SEATTLE -- The Mariners have found their bullpen replacement for Kendall Graveman, as the club acquired Rays closer Diego Castillo on Thursday.
In exchange, Seattle will part with reliever JT Chargois and third baseman Austin Shenton, one of its more coveted prospects.
SEA gets: RHP Diego Castillo
TB gets: RHP JT Chargois, 3B Austin Shenton (Mariners No. 17 prospect)
On paper, this one will probably be much more well-received than the deal that sent Graveman to Houston on Tuesday and left an emotional clubhouse confused at the trajectory of general manager Jerry Dipoto’s Deadline strategy. Though Graveman’s numbers are superior and his veteran leadership and imprint on his teammates can’t be positively quantified enough, Castillo has also been stellar.
The 6-foot-3, 250-pound left-hander has racked up 14 saves, a 2.72 ERA and a 146 ERA+ over 37 outings this year and has been arguably the best reliever for a club loaded with them -- and one that has World Series ambitions for this season.
Speaking of, Castillo also brings October experience having pitched in 11 games during Tampa Bay’s run to the American League pennant last fall, over which he was scoreless in eight of 10 outings. He was also scoreless in each of his four 2019 playoff starts.
The Mariners, who are two games back of the second AL Wild Card, are hoping he will be doing so in Seattle sooner and later. That’s another key component to this deal -- Castillo carries three years of club control, all via arbitration, which could keep him in the mold for the rest of these final stages of the rebuild.
Chargois has been strong, but sources said that Tampa Bay wanted a reliever in return to offset Castillo’s void. And the club coveted Shenton, whose inclusion pushed the deal to the finish line. Shenton, who was recently promoted to Double-A Arkansas, is hitting .300/.414/.566 (.980 OPS) with 12 homers and 61 RBIs this season. He is talked about in prospect circles as one who could rise rapidly.
“Ultimately, we arrived at Austin Shenton, which was painful for us,” Dipoto said. “We really like Austin. He can really hit. He's a great kid. But you have to give to get, and I've said all along that we were focused on doing what we could to improve our team now and to continue to improve our team for 2022 and beyond.”
Despite losing Graveman, who will be a free agent at season’s end, and Chargois, who signed a Minor League contract as a non-roster invite to Spring Training, the Mariners have positioned themselves with a strong relief corps heading into 2022, including former All-Star Ken Giles and 104-mph flamethrower Andrés Muñoz, both of whom are out for ’21 but have progressed to a throwing program.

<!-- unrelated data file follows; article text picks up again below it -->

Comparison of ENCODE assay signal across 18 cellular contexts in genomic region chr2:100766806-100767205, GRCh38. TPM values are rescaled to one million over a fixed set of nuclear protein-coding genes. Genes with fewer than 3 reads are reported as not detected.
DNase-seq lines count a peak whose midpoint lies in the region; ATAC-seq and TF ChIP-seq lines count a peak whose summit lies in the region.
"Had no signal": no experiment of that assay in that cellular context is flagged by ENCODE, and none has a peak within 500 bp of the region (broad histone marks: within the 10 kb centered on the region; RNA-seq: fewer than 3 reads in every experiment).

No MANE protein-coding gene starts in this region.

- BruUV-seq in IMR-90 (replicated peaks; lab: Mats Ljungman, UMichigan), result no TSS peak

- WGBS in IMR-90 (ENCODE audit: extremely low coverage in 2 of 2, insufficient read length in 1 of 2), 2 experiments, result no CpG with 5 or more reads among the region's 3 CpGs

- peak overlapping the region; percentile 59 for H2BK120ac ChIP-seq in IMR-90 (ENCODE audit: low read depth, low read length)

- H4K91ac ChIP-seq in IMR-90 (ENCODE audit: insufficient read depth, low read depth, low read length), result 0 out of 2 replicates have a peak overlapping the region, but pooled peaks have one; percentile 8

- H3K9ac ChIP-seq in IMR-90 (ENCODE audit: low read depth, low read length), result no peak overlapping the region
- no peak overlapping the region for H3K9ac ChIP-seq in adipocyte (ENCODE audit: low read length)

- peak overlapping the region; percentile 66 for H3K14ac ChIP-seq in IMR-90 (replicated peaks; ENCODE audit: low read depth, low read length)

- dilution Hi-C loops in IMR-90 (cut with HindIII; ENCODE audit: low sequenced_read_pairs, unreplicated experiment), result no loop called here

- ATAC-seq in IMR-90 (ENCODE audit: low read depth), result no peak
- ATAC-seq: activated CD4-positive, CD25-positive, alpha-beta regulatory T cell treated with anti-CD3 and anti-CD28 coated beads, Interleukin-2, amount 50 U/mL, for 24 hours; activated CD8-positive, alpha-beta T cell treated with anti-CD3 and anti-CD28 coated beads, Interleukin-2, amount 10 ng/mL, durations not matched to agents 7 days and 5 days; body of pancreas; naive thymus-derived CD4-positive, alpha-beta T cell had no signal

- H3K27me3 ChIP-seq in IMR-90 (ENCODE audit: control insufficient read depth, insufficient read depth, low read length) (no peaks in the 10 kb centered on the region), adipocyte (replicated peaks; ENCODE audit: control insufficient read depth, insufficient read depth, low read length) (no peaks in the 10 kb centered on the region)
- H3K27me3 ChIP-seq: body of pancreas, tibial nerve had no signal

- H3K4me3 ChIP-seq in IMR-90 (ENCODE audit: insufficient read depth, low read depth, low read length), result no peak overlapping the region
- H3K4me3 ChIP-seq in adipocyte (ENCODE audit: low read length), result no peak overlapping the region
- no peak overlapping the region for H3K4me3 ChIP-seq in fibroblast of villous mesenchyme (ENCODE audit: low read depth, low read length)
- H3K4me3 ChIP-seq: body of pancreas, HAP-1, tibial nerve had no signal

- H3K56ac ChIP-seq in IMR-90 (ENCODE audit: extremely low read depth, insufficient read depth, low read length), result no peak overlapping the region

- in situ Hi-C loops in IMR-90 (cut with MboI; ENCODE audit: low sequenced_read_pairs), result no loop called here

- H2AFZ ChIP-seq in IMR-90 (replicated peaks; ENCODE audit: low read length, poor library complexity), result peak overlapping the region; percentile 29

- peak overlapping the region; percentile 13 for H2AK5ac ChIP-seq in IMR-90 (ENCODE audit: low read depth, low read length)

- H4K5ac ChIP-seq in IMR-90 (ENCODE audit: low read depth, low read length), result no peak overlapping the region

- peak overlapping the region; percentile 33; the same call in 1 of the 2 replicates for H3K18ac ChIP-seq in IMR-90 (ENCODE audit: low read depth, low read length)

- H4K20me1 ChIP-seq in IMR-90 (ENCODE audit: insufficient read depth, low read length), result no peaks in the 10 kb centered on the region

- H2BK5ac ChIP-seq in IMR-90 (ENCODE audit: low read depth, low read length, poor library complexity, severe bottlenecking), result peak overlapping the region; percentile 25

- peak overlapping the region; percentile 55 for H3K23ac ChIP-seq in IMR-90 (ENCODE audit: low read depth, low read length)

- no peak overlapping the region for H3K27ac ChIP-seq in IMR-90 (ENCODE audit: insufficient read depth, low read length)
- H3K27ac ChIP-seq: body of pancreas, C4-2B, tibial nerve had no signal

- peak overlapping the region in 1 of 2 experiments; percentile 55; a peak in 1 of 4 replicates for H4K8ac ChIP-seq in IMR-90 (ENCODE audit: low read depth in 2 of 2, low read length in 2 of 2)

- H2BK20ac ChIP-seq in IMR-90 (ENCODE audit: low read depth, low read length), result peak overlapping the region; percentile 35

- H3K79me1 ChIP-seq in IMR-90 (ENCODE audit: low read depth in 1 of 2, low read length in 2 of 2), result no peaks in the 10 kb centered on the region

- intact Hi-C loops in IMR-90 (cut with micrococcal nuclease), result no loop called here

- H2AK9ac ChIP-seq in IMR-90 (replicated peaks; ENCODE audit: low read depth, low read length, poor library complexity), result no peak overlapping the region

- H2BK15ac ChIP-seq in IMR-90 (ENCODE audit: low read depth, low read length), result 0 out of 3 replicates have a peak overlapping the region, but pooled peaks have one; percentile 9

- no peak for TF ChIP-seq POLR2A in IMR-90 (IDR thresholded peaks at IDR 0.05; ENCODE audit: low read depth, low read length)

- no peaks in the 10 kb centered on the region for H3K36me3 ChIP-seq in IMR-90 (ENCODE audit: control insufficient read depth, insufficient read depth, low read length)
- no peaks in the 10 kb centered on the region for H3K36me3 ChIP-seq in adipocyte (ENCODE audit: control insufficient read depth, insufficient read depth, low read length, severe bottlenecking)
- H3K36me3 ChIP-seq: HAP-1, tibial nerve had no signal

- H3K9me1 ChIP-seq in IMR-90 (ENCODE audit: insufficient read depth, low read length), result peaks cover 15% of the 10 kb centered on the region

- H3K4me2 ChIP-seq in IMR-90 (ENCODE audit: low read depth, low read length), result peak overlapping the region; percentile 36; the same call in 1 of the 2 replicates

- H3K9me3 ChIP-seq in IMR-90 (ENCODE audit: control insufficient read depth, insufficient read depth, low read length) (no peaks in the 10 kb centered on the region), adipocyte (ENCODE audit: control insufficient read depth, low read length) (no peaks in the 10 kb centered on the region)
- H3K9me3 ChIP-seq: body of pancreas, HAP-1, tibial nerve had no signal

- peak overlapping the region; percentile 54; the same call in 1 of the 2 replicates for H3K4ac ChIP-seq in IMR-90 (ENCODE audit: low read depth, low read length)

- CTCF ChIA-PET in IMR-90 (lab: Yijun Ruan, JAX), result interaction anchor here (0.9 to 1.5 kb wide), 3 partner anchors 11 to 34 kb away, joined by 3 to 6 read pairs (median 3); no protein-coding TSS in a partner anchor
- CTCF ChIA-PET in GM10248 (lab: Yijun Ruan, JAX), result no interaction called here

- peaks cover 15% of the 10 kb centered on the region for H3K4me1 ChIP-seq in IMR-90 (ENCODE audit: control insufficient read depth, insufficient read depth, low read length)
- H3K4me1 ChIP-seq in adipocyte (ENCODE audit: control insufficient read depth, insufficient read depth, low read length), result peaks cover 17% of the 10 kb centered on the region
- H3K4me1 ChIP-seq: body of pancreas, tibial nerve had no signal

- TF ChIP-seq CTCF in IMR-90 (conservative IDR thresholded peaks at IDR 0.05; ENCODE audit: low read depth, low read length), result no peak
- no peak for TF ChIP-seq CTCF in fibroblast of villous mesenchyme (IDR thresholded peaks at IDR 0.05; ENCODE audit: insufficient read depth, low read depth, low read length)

“It is formidable on paper, and I know we're excited about it,” Dipoto said. “We still have two months of this season to play. So we're hopeful that this group can be as formidable, but we’re anticipating Andrés Muñoz and Ken Giles joining this group in ‘22 and it’s pretty exciting, because right now all the group that is down there now projects to come back for 2022.”
Dipoto also addressed the uncomfortable timing of dealing Graveman on Tuesday, less than 24 hours after arguably the biggest win since the rebuild began, and to the division-rival and first-place Astros, who Seattle trails in the AL West.
"[Tuesday's] deal was it had to be made on [Tuesday], because Rafael Montero needed to be placed on waivers by [Wednesday]. So there was no way to execute that deal on any day other than [Tuesday],” Dipoto said. “It felt wonky. I feel badly for that. But it had to be done that day if we were going to do it. And [today's] trade was the next part of that. ... We felt like there was a chance that we could get this across the goal line, and today it really picked up."
What’s also picked up are the teams that the Mariners will be competing against for a Wild Card spot, assuming they don’t catch Houston in the AL West. The Yankees added elite left-handed sluggers Joey Gallo and Anthony Rizzo. The A’s added outfielder Starling Marte and reliever Andrew Chafin. While Dipoto acknowledges -- and figured -- that the teams around Seattle would get better before Friday, he is committed to the approach of not mortgaging the most premium prospect capital in their No. 3-ranked farm system.
So after Thursday’s trade, which Dipoto all but assured earlier this week, are the Mariners done? They still have a need for a right-handed infield bat, but the urgency isn’t as high as it was before it acquired Abraham Toro in the Graveman deal. Toro has already homered in each of his first two games.
“Hope so, but we're not going to empty the coffers to try to keep up with what others are doing on Trade Deadline day. ... As the week has gone on the, you know, the prices appear to be getting more reasonable, which is typically the case,” Dipoto said.
“If we can add another bat to this club, we're going to be pretty active in in the hours ahead to see if we can do that. And again, we're doing what we can do to make sure that we are as good as we can be in ‘21, while not taking away any meaningful part of what we're doing building for the future.”